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Climate Connections: Questions from the Caribbean Ė San Juan, Puerto Rico
[Music] Jessica Robertson: Welcome to USGS Climate Connections.
Iím your host, Jessica Robertson. In this
episode, our questions came from San Juan, Puerto Rico.
Letís see what questions they had for our scientists.
Lorana: Hi my name is Lorana, and Iím just wondering
why the rainy season has taken longer than usual.
Coral Roig-Silva: Hello Lorana, thanks for your question.
My name is Coral Roig-Silva with the USGS. The amount of
rain and length of precipitation varies from year to year. As
the climate gets warmer, extended droughts broken up by
intense storms may become the norm. Hurricanes may become
more intense with stronger peak winds and may increase the
rainfall in some areas. In Puerto Rico, the USGS Caribbean
Water Science Center monitors groundwater levels, stream
flow and precipitation. Go to their website to find out
more information: http://pr.water.usgs.gov
Felix: My name is Felix. We are in San Juan, Puerto Rico, and
I would like to know how global warming is affecting the island.
Matthew Larsen: Hi, I am Matthew Larsen, the Associate
Director for Climate and Land Use Change, U.S. Geological
Survey. I lived and worked for many years in Puerto Rico.
Felix, you have a good question: How will climate change
affect the island? One way is through sea level. We know
that sea level is rising little by little, 2 or 3 millimeters per
year, on average. That will affect highways, schools, public
infrastructure, the ferries to CataŮo, Culebra, Vieques, etc.
Another effect will be on hurricanes ó the frequency and
magnitude (strength) ó those will increase. Also, we
anticipate that we will see more droughts, like the one we
had in 1994-1995. That will have a strong effect on
agriculture and drinking water supply.
Maria: Hello, my name is Maria De Azķa, and I live here in Santurce,
Puerto Rico, and I do have a lot of questions. What about those
solar tsunamis ó is that for real? What can we do and whatís next?
Jeffrey Love: Maria, thank you for your question about the sun and
climate change. Your question about tsunamis, well, those are
what scientists call solar storms. The sun is always emitting radiation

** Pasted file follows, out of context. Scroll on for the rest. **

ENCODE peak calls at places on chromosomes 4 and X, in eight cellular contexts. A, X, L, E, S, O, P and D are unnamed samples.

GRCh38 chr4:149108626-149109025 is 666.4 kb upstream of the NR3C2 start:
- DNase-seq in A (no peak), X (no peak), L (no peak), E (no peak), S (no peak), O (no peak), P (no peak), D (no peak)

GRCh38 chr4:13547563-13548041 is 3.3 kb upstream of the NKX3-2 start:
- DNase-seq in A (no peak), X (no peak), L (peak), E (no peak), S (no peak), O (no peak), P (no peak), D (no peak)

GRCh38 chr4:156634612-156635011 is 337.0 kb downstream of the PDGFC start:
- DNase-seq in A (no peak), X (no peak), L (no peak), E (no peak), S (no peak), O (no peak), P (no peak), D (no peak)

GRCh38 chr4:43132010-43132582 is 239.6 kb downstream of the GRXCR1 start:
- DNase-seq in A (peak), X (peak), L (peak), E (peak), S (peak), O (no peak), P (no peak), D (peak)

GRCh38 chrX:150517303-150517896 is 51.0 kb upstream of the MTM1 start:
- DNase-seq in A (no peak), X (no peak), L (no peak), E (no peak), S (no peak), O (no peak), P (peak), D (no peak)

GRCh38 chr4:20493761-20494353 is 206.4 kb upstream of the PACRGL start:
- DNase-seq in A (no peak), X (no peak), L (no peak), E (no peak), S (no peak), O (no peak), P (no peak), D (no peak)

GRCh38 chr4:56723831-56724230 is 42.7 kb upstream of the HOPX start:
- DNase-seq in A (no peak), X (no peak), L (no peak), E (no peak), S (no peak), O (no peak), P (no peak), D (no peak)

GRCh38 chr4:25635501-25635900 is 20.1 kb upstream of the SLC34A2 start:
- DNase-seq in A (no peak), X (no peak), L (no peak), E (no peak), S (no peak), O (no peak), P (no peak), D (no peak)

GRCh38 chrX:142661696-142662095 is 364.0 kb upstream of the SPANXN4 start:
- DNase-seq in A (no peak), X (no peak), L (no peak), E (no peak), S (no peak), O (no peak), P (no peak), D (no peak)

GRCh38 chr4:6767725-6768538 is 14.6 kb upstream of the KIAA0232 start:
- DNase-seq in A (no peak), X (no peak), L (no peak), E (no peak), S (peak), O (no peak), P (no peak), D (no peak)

and it also gives off a wind of electrically charged particles.
When that happens abruptly, thatís what we call a solar storm.
As for whether or not solar storms and magnetic storms are
themselves responsible for recent climate change, that has not
been definitively shown. The consensus among scientists is that
the sun is not responsible for most recent climate change and it
is we humans who are having the greatest impact.
Mina: Hello, my name is Mina. We are in San Juan, Puerto Rico,
and Iím wondering if we are going to see polar bears anytime soon
by the island because I know the ice caps are melting. Thank you.
Matthew Larsen: My name is Matt Larsen and I am the Associate
Director for Climate and Land Use Change with the U.S. Geological
Survey. We are unlikely ever to see polar bears swimming near
Puerto Rico, but we are likely to see changes in other types of local
fauna and flora. We may see different types of birds moving to that
region. We may see different types of birds moving out as the changes
in climate make it less hospitable for those animals. We may also see
different types of plants that can no longer survive in an island climate
that maybe gets more frequent droughts or more frequent storms.
These are just some of the things that we anticipate in the Caribbean
and we are already seeing in some parts of the world.
Jessica Robertson: Thatís it for this episode of USGS Climate Connections
in Puerto Rico. We hope you join us again next time.
Title: Climate Connections: Questions from Puerto Rico
America has questions about climate change, and the USGS has real answers. In this episode of Climate Connections, USGS scientists answer questions gathered from Puerto Rico. Questions include:
Location: , San Juan, Puerto Rico
Date Taken: 11/1/2011
Note: This video has been released into the public domain by the U.S. Geological Survey for use in its entirety. Some videos may contain pieces of copyrighted material. If you wish to use a portion of the video for any purpose, other than for resharing/reposting the video in its entirety, please contact the Video Producer/Videographer listed with this video. Please refer to the USGS Copyright section for how to credit this video.
Appears as part of the USGS CoreCast series
Director: Ray Douglas
Producer: Jessica Robertson
Additional Video Credits: Don Becker
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